“I'm so excited. For the last two-and-a-half weeks, it’s all I’ve been able to think about,” Christiansen said. “I know that everyone's going to be bursting with excitement, and it's going to be, I think, really special, hopefully, to have a sense of normalcy and be back celebrating OU and cheering on the football team and cheering the 110 and all that good stuff.”
In 1946, after the end of World War II, the Homecoming football game against Miami had the greatest attendance the stadium has ever seen, holding 12,236 rowdy fans, as well as the longest Homecoming parade up to that point.
Featured in Kimok’s exhibit, the Athena, the title of OU’s yearbook at the time, from 1946 talks about the first Homecoming after the war.
Although the U.S. isn’t out of the COVID-19 pandemic yet, the first Homecoming since the beginning of the pandemic can certainly have a similar energy.
Sophomore Katie Wilson, who is studying psychology, said she has heard a lot about Homecoming from her sorority, talking about the events upcoming this year and feeling the excitement in the air from the impending celebrations.
“I know last year, for some upperclassmen, missing Homecoming was a big deal, and they really missed out on a lot because it's been so amazing in years past,” Wilson said. “I'm just happy that we get to participate in events. It's some sort of normalcy for all of us.”
Other organizations have passed on the legacy of Homecoming as well, freshman Jake Burke, who is studying aviation, said.
“I just heard that it's a week-long thing where people just get together, meet everybody on campus,” Burke, a player on the hockey team, said. “This is a welcoming opportunity, a second welcome week, so to speak.”
The hockey team has three games during Homecoming week, and Burke said he is especially looking forward to the Homecoming crowd of fans. The hockey team’s alumni are the biggest supporters of the program.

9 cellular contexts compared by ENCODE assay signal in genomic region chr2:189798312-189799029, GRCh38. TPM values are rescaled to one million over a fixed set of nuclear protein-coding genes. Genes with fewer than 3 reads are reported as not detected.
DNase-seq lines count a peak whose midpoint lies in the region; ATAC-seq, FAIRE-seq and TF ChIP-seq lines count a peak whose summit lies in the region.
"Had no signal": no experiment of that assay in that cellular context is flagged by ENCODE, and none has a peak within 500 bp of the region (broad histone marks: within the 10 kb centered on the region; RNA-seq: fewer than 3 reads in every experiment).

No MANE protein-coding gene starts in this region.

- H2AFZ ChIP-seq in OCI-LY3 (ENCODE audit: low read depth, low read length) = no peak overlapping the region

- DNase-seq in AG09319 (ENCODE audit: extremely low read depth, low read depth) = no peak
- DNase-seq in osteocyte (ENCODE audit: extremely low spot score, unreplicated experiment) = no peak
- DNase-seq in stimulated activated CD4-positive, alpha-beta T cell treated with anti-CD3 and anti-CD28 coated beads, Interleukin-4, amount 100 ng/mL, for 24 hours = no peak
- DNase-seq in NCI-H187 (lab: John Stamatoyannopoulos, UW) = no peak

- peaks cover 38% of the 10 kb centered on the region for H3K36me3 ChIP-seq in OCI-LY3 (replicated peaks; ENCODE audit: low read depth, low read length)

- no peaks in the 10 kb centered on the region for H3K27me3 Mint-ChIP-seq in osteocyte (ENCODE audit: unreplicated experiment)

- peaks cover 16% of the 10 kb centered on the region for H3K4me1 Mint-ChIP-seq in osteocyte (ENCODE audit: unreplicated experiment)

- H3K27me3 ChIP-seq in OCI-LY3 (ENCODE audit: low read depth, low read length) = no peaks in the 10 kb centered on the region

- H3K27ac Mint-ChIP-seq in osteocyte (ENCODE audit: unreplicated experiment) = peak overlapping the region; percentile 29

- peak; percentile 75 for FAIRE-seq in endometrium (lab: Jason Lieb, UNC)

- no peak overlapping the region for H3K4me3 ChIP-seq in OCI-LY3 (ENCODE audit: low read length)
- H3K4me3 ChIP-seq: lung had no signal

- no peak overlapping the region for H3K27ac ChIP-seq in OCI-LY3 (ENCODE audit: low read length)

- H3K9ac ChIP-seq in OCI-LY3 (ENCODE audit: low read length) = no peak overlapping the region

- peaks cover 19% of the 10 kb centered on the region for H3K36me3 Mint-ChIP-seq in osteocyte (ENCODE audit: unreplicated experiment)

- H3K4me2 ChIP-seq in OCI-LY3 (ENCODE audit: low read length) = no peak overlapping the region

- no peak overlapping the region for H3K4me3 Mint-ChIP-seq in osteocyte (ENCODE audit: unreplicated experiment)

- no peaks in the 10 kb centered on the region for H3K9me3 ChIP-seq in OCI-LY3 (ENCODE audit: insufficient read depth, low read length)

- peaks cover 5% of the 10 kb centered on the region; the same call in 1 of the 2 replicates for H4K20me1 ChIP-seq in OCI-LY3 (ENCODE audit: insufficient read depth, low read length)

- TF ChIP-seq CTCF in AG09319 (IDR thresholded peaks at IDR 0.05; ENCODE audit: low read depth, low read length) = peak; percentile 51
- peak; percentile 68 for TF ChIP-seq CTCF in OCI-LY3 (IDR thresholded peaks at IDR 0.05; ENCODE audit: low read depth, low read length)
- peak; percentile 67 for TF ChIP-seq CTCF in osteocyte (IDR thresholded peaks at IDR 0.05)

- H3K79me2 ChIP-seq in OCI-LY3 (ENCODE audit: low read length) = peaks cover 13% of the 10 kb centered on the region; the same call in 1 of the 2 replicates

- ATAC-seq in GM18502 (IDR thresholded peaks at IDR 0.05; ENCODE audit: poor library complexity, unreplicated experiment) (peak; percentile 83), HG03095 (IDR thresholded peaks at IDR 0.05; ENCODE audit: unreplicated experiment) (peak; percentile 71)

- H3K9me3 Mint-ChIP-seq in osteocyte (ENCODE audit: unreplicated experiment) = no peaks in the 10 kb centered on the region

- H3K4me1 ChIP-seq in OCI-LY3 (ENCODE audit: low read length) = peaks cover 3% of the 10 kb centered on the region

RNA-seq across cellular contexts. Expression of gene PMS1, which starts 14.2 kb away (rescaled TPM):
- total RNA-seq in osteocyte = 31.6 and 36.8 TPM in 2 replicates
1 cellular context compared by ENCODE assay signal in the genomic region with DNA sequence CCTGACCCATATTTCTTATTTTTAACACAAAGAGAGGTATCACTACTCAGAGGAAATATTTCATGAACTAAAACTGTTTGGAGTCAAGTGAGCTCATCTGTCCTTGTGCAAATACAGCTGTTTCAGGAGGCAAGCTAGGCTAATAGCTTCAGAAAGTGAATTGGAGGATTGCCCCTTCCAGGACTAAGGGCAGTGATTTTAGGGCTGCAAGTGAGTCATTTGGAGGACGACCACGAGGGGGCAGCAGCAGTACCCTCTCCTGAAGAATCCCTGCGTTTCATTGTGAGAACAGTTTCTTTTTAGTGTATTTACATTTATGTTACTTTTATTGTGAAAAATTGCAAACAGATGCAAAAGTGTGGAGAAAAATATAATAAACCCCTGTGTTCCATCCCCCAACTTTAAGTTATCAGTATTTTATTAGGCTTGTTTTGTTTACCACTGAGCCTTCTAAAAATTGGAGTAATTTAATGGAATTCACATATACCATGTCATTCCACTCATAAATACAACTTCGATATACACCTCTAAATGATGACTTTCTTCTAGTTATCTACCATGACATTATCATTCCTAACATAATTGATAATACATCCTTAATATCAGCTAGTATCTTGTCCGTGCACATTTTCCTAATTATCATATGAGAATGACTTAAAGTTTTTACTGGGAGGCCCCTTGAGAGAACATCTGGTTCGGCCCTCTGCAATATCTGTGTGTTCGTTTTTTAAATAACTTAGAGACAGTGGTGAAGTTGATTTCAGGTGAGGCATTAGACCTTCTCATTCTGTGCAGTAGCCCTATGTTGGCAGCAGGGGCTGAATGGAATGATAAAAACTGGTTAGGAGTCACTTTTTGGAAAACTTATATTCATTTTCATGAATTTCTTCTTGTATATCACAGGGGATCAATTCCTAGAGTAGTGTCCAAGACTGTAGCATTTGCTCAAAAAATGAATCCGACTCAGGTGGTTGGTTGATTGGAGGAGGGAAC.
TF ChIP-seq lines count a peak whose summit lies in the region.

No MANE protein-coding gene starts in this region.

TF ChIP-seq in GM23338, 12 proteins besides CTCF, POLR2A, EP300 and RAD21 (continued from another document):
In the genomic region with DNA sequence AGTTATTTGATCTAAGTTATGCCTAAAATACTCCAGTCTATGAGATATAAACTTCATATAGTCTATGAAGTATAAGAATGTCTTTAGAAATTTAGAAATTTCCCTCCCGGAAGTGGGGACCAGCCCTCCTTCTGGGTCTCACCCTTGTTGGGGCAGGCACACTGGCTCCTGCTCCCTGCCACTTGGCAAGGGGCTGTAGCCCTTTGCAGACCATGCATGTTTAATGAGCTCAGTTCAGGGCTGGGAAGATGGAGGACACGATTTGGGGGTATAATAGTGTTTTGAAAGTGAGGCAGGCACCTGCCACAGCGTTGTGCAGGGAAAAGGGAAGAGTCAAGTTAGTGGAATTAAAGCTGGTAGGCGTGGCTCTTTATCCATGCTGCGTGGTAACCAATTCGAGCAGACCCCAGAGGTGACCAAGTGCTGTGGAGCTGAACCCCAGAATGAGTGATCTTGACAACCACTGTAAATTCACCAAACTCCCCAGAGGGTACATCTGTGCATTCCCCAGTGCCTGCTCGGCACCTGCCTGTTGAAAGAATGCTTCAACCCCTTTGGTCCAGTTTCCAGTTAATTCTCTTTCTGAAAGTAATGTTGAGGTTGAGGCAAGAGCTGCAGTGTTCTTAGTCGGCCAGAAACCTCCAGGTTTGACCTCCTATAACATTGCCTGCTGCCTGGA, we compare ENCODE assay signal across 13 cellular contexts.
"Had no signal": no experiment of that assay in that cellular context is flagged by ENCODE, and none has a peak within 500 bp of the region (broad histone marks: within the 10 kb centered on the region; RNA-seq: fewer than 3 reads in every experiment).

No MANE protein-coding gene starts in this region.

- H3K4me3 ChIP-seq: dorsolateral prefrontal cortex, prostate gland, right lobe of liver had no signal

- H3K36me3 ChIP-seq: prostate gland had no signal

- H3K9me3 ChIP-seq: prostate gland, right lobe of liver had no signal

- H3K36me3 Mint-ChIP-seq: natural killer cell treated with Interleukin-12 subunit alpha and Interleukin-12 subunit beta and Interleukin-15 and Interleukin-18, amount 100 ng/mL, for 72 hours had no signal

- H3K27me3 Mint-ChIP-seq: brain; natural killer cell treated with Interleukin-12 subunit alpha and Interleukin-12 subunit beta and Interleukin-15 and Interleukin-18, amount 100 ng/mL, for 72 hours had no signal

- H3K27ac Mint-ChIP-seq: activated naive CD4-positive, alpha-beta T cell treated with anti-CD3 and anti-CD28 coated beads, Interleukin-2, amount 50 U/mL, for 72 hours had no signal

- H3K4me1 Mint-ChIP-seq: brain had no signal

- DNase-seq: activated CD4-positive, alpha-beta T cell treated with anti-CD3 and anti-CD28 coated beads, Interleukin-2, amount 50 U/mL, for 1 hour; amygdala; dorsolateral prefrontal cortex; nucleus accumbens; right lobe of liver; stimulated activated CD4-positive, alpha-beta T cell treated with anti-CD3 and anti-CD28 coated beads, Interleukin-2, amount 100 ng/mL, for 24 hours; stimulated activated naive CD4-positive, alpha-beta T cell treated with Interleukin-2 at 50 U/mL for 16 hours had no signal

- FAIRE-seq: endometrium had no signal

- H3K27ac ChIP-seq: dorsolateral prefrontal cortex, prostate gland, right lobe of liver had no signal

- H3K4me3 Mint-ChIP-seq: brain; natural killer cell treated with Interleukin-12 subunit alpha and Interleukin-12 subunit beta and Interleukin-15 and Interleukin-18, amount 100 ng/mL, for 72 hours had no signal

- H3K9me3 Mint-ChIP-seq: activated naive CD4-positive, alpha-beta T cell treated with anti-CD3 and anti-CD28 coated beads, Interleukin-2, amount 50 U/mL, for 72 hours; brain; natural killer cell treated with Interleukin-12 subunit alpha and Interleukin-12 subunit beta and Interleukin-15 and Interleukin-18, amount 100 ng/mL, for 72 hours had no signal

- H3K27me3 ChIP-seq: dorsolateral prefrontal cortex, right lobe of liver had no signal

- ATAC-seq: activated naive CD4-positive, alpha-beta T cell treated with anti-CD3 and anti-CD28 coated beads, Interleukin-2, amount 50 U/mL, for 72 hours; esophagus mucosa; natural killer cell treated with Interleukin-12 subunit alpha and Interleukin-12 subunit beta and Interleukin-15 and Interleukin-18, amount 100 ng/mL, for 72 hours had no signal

“We owe them everything,” Burke said.
A fondness for the alumni community of OU graduates spreads across organizations and colleges, with many students looking forward to seeing graduates they knew as students — or even those who left before they got here.
For Grant Schroeder, a senior studying engineering technology and management, the highlight of Homecoming weekend is seeing his family, who has been gathering together during OU Homecomings for nearly eight years. He looks forward to celebrating with them again this year after the hiatus.
“It makes it more of a family gathering instead of just them visiting me,” Schroeder said.
Ashley Wagoner, a junior studying nursing, also has alumni in the family on her dad’s side. Homecoming has been a lifelong event, Wagoner said, with a parent as an alumnus. This year, she is especially looking forward to the parade.
“I think it's a big deal that it’s happening this year, just like everyone coming back and you haven't seen these people in forever,” Wagoner said. “It's so good to get out of your house and not be scared because you're outside.”
Garrett DeMoss, a junior studying criminology, remembers the crowds of alumni gathering as early as 3:30 p.m. Friday afternoon when he got out of class, already starting to have a good time.